A Spy in the House (The Agency #1) by Y.S. Lee
Arrested for housebreaking, a twelve-year-old orphan and thief escapes a death sentence when she is offered a place at Miss Scrimshaw’s Academy for Girls.
Five years later, her studies complete, Mary Quinn is dissatisfied with the few occupations available to young women in Victorian England. However, unknown to Mary, Miss Scrimshaw’s is also home to the Agency, a discreet investigative organization comprised of women, and its heads believe Mary has the skills and intelligence necessary to become an Agency operative.
After completing her training with the Agency, Mary is sent on her first assignment: to spy on a man suspected of the smuggling of jewels and sculptures from India while acting as a companion to his daughter, Angelica.
A Spy in the House, the debut novel of Y.S. Lee, reminded me a bit of Philip Pullman’s The Ruby in the Smoke. Which is, in my opinion, definitely a good thing. In writing that is descriptive and immediate, Lee vividly depicts Victorian London: class and poverty, the customs, the stench. After all, 1858 was the year of The Great Stink.
Here beside the river, the smell of putrefaction was so strong she could taste it. Vegetation. Flesh. Sewage, both human and animal. All rotting. Add to that coal smoke and, beneath it all, the tang of salt water. (p. 30)
I imagine that it would be easy for a writer with a PhD in Victorian literature, as Lee has, to spend a lot of time dwelling on the details. But Lee strikes a nifty balance of evoking her setting—one that is essential to the story without overwhelming it—developing a cast of flawed and sympathetic characters, and plotting and pacing that make the book a fast, enjoyable read. The mystery element is above average for YA fiction (which may make me sound like a mystery snob, and I’m not sure I’d deny the charge). It makes sense in the context of the story and we are given enough clues that the solution is perhaps unexpected, yet also unsurprising. And I especially loved the feminist undertones running throughout the book.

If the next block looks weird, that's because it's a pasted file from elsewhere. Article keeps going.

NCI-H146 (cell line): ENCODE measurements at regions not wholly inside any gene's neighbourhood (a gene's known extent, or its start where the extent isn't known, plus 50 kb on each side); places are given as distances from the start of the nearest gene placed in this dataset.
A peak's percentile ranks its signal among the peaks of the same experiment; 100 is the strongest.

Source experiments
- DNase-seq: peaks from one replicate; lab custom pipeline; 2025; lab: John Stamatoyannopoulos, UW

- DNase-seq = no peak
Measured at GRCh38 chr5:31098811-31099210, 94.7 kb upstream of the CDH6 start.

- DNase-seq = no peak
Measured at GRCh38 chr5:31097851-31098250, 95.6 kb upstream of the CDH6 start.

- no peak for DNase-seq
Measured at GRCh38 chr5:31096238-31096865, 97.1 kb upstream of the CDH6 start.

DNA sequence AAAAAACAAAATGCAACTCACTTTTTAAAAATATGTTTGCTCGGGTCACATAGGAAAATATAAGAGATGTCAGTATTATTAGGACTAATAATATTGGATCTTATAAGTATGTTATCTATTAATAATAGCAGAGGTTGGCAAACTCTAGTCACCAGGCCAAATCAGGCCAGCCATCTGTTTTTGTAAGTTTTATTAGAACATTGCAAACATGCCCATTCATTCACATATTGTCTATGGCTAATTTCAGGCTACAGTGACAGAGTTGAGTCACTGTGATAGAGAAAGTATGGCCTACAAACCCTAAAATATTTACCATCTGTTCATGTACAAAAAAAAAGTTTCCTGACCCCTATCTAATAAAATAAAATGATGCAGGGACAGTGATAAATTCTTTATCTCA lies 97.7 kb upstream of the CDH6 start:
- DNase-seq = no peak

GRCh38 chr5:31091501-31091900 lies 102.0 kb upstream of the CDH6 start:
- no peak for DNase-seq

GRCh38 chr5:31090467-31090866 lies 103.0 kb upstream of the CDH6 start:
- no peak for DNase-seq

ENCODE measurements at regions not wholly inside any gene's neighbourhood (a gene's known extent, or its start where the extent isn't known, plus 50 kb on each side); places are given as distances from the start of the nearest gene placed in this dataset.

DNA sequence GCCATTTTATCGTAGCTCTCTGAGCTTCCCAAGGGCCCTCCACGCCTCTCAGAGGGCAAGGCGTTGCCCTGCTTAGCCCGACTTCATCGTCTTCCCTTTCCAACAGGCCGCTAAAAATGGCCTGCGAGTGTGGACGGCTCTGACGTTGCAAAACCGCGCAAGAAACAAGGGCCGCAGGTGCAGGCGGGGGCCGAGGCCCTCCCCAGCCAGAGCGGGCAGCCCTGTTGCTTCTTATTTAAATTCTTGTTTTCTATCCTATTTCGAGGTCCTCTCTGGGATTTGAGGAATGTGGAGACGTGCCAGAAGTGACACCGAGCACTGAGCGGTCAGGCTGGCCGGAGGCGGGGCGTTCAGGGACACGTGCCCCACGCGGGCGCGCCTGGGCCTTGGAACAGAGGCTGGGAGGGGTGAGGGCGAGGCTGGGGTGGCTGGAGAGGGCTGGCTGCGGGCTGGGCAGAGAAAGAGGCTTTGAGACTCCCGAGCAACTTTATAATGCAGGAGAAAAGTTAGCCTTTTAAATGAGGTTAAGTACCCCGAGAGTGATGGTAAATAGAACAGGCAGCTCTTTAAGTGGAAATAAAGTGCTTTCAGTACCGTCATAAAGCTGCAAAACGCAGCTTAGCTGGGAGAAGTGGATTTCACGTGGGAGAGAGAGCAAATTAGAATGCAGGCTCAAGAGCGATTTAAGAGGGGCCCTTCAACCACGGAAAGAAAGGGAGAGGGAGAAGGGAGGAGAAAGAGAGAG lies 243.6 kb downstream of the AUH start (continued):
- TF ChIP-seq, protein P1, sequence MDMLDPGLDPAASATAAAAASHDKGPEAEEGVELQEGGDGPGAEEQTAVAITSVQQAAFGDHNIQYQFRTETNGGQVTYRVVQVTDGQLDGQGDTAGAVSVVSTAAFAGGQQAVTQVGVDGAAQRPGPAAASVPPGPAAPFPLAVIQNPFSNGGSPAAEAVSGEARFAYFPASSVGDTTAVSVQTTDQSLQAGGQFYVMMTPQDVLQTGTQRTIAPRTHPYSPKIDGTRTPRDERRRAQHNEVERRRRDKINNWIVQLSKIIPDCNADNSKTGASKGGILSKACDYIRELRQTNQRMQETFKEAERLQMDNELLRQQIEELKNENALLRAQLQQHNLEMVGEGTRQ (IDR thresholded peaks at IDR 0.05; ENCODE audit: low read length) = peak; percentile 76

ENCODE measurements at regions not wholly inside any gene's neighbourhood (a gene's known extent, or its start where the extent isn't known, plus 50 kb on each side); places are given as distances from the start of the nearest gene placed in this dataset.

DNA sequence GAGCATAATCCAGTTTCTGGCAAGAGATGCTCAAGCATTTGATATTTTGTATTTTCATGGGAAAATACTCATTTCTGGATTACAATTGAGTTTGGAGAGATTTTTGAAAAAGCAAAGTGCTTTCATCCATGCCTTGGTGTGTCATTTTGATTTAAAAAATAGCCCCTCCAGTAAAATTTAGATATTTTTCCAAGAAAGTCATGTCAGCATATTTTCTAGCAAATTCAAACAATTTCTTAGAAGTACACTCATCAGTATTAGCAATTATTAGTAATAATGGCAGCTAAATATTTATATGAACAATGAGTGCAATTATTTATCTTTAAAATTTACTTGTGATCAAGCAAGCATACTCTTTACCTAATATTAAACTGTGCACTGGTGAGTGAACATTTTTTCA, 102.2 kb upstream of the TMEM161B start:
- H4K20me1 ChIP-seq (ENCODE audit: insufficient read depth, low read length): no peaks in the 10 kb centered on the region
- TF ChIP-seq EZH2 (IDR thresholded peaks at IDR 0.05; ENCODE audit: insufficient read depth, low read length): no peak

My main criticism of A Spy in the House is the surfeit of expository dialogue in the early chapters, especially Chapter One. Otherwise, I very much enjoyed the book, so much so that this is one of the increasingly few times I’m actually excited that a book is the first in a series. The next book, A Body at the Tower, will be published in August, and I can’t wait to read it. (Though I’m crossing my fingers that A Body at the Tower will NOT end the way Pullman’s The Shadow in the North did.)
Oh! And there’s one more thing I really liked about the book, having to do with Mary’s identity, but I won’t go into detail about it as it’s kind of a spoiler.
Book source: public library.
* From the moment I learned what this book was about, I knew I HAD to read it. So I didn’t get around to reading the blog tour until I actually finished the book (what if there were spoilers? Oh noes!), but I just need to echo Ah Yuan here and say that it was fun and fascinating and if I had been previously unsure about whether or not to read A Spy in the House, it would have convinced me to read it.